PAs in Hospitals: 10 Fast Facts
Hospital PAs Have Unique Practice Aspects
By AAPA Research Department
- Hospitals are the most common workplace for PAs.
The hospital is the most commonly-reported work setting by PAs. Almost two of five PAs (38.5%) of PAs report that a hospital is their primary practice setting. Of the 32.3% of PAs who are employed by a hospital, 42.9% work at an academic medical center and 38.8% work at a community (nongovernment, nonprofit) hospital.
- More male PAs work in hospitals, compared to other settings.
While the difference is slight, it is significant: 37% of PAs in hospitals are male, versus only 31% in other work settings. While PAs in hospitals are younger, they still have a great deal of experience; PAs in hospitals had been practicing as a PA for 8 years, compared to 9 years for PAs in other settings.
- PAs work in every department of the hospital. PAs practice in every department of a hospital.
Over one in four (25.8%) practice in an inpatient unit (not ICU/CCU); over 1 in 5 (22.8%) work in the emergency department, and almost 1 in 6 (17.2%) work in the operating room.
- Hospital PAs report higher base salary and hourly wages, but smaller bonuses.
Overall, PAs in hospital settings report a median base salary of $105,530 and an hourly wage of $62.00, versus $99,000 and $55.00 for PAs who are not primarily in a hospital setting. Conversely, the median bonus reported by PAs in hospitals is $750 smaller: $5,250 versus $6,000.
- Bonuses are smaller for hospital PAs and they are less likely to receive them.
In comparison to PAs in non-hospital settings, of which 50.7% report receiving a bonus, only 41.3% of PAs in hospitals report receiving a bonus.
- PAs in hospitals consult with and spend more time with, their collaborating physician.
The PA profession is a team-based profession so it is not surprising that collaborating physicians of PAs in hospital work settings are on-site 80% of the time, versus 60% for other PAs. It is also not surprising that when PAs in hospitals are working in a high acuity specialties (i.e., 36.5% work in surgical specialties), that the percentage of time consulting with a collaborating physician is 20% versus 5% for other PAs.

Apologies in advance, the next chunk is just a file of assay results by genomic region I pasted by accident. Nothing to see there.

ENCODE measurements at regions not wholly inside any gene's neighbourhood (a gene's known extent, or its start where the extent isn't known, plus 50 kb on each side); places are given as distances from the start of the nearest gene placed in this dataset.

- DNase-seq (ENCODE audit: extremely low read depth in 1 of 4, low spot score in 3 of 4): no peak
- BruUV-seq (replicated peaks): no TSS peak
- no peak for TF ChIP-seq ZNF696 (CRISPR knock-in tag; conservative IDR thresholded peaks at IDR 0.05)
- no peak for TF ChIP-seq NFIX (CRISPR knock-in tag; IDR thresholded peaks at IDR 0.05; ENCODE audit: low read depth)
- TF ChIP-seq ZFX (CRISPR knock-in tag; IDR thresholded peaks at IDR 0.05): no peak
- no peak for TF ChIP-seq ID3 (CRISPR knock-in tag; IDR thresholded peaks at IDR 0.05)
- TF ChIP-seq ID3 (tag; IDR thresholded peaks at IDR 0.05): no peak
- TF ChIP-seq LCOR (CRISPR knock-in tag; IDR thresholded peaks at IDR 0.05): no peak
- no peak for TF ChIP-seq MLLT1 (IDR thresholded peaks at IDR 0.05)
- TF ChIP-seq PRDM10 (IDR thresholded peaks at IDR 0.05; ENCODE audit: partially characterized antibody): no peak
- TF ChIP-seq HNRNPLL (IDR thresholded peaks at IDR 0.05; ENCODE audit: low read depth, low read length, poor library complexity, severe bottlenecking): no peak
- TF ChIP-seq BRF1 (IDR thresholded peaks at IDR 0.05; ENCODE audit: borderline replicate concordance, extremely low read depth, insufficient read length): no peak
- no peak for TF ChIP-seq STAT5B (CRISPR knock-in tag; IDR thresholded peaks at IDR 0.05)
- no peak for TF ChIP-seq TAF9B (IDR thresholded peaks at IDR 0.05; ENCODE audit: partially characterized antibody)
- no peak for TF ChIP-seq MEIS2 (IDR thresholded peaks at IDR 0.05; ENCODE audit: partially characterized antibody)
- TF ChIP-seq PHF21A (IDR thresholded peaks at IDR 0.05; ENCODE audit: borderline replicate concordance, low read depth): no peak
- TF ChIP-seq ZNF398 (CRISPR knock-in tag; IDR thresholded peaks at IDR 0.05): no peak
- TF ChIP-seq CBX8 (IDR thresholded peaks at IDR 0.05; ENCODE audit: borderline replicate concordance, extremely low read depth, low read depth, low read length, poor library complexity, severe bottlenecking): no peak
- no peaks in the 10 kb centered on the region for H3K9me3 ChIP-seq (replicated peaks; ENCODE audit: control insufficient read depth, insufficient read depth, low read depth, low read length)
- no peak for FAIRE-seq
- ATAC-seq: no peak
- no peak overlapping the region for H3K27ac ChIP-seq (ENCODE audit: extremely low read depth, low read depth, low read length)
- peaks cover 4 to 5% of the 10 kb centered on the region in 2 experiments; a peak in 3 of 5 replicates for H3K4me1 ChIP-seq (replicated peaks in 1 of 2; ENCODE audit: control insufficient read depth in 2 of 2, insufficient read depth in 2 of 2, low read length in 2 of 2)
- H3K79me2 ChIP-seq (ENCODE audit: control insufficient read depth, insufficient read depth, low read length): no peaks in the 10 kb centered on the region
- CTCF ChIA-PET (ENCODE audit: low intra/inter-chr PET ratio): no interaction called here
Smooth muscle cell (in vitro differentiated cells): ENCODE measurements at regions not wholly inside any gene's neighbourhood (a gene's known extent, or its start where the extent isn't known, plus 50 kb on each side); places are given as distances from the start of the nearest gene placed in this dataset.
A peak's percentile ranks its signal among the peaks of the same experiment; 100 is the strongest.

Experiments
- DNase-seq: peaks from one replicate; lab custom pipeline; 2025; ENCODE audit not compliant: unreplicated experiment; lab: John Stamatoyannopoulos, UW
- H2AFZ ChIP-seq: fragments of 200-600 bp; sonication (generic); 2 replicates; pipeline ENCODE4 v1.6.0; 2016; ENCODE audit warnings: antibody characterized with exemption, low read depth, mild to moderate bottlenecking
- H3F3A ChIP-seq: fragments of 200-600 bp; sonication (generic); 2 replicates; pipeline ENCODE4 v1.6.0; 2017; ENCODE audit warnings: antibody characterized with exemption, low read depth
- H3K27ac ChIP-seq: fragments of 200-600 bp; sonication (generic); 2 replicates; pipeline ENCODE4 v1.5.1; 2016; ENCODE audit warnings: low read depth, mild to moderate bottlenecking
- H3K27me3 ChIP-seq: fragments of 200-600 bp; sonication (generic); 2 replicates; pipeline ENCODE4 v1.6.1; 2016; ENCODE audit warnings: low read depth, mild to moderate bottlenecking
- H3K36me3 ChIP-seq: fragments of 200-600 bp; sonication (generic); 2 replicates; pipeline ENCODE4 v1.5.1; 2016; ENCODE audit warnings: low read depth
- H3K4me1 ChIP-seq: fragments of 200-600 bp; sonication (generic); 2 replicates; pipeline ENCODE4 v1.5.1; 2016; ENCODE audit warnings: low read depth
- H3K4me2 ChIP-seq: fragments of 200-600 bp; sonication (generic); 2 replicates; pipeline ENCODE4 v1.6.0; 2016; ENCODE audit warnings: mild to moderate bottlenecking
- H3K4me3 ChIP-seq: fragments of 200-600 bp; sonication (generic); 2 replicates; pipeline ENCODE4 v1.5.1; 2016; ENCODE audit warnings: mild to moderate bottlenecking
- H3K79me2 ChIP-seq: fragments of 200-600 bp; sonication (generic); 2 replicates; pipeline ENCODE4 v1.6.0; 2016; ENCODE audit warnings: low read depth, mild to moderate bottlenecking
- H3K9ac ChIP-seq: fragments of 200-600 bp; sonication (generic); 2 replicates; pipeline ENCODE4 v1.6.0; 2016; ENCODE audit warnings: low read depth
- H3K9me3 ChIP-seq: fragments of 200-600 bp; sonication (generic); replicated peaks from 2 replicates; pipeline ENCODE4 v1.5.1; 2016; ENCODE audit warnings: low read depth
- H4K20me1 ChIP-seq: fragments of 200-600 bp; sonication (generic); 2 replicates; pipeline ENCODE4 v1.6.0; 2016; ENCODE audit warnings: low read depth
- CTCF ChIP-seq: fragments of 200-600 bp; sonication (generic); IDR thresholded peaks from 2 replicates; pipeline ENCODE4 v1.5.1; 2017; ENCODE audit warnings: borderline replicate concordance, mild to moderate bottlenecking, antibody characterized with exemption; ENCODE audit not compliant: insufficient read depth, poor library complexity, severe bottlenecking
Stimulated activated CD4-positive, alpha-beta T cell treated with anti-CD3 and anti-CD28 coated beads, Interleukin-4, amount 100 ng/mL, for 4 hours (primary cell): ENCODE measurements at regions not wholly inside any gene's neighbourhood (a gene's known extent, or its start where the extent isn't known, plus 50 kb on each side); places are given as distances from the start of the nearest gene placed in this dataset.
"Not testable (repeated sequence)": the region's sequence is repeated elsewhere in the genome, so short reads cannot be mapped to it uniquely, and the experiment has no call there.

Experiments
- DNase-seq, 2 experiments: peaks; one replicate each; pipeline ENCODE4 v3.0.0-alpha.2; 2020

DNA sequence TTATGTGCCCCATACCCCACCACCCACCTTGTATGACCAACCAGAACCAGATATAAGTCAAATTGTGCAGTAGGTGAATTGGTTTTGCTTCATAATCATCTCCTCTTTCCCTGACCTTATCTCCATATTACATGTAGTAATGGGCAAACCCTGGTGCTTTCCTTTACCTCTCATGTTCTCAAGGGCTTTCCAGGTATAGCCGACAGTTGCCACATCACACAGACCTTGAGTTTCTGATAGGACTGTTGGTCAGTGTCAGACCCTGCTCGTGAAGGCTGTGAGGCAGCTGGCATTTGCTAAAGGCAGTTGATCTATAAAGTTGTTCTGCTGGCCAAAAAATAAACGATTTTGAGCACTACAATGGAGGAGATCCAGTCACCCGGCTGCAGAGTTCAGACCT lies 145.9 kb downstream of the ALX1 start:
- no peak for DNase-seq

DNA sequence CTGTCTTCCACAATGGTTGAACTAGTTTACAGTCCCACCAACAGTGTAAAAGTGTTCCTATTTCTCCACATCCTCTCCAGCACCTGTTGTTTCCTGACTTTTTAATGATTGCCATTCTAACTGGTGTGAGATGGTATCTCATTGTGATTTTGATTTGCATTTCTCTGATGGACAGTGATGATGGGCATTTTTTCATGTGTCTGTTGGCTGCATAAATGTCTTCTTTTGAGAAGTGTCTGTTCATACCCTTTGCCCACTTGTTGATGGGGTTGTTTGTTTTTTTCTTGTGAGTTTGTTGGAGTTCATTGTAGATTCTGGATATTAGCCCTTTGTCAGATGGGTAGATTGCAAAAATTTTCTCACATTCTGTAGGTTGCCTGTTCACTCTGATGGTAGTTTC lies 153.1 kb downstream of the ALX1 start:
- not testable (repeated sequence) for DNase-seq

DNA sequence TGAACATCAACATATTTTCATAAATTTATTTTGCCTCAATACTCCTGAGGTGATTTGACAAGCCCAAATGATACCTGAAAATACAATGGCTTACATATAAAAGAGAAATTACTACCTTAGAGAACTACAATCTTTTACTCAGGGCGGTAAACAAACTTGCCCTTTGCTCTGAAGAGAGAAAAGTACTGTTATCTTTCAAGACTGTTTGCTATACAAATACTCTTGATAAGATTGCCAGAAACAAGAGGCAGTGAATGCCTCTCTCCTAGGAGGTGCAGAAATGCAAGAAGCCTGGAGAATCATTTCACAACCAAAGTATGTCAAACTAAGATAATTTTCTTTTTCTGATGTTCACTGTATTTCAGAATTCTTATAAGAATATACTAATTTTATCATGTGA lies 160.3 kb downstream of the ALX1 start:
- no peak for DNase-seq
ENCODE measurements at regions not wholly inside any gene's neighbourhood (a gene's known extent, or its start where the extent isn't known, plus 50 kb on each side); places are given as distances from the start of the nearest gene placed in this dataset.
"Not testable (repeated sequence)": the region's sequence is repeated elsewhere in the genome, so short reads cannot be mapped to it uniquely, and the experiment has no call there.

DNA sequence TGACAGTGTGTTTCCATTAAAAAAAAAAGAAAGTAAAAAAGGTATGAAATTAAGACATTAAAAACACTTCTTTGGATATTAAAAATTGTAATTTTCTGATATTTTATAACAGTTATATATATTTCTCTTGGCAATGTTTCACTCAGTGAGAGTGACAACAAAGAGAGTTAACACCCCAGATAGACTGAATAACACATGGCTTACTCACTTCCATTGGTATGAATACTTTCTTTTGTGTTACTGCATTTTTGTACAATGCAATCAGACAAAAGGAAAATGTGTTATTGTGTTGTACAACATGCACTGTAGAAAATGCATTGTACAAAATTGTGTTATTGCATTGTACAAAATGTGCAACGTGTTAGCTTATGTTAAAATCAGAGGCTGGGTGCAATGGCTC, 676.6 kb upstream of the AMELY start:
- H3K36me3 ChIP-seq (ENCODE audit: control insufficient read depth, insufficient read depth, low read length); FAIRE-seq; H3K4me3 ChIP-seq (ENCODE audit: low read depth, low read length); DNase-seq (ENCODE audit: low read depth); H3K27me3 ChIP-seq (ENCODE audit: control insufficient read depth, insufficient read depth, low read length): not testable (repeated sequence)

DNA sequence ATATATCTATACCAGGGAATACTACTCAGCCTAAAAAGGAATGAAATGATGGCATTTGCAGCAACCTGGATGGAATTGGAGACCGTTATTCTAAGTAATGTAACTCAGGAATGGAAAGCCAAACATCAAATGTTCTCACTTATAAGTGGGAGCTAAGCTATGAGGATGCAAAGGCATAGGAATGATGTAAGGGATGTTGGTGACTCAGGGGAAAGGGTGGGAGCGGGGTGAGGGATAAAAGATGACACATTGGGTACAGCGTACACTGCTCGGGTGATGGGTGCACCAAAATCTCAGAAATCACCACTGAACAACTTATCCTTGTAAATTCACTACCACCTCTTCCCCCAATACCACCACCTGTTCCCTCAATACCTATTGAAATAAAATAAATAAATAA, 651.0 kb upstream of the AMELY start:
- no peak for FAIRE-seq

- PAs in hospitals are more satisfied with their career.
About 2.3% more PAs in hospitals (83.9%) are satisfied with their career to the extent they would do it all over again versus 81.6% of PAs in other work settings.
- PAs in hospitals, except for emergency departments, see fewer patients per week compared to other PAs.
Among PAs across all hospital work settings, the typical PAs reported seeing 50 patients per week at their primary job versus 75 for all other PAs (the median number of patients per week for all PAs in all settings is 63). When looking within the hospital setting, the department PAs are located in makes a difference. The greatest number of patients per week is 66 for PAs in emergency departments and the lowest is 40 for PAs in operating rooms as well as ICU or CCUs.
- Fewer PAs in hospitals take call but are on call more.
Seven out of 10 PAs (70.3%) in hospital settings report they did not take call in the previous year, versus 62.5% of all other PAs. But of PAs who took call, PAs in hospitals reported being on call more: there was a median of 48 hours of call per month versus 40 hours per month for PAs in settings other than a hospital.
- PAs in hospitals are more likely to be in leadership roles, and report having a career pathway.
While the difference is small, it is statistically significant: 32.4% of PAs in hospitals, versus 29.3% of PAs in other work settings, reported being in a leadership role in the previous year. In addition, more PAs in hospitals have a path to leadership available to them. One-quarter (25.0%) of PAs in hospitals report that there is a career pathway in their organization, versus 16.3% of PAs in other work settings.
The author is Tim McCall, PhD, manager of research at AAPA. Contact him at [email protected].
About the data: All data within are derived from the 2017 AAPA Salary Survey.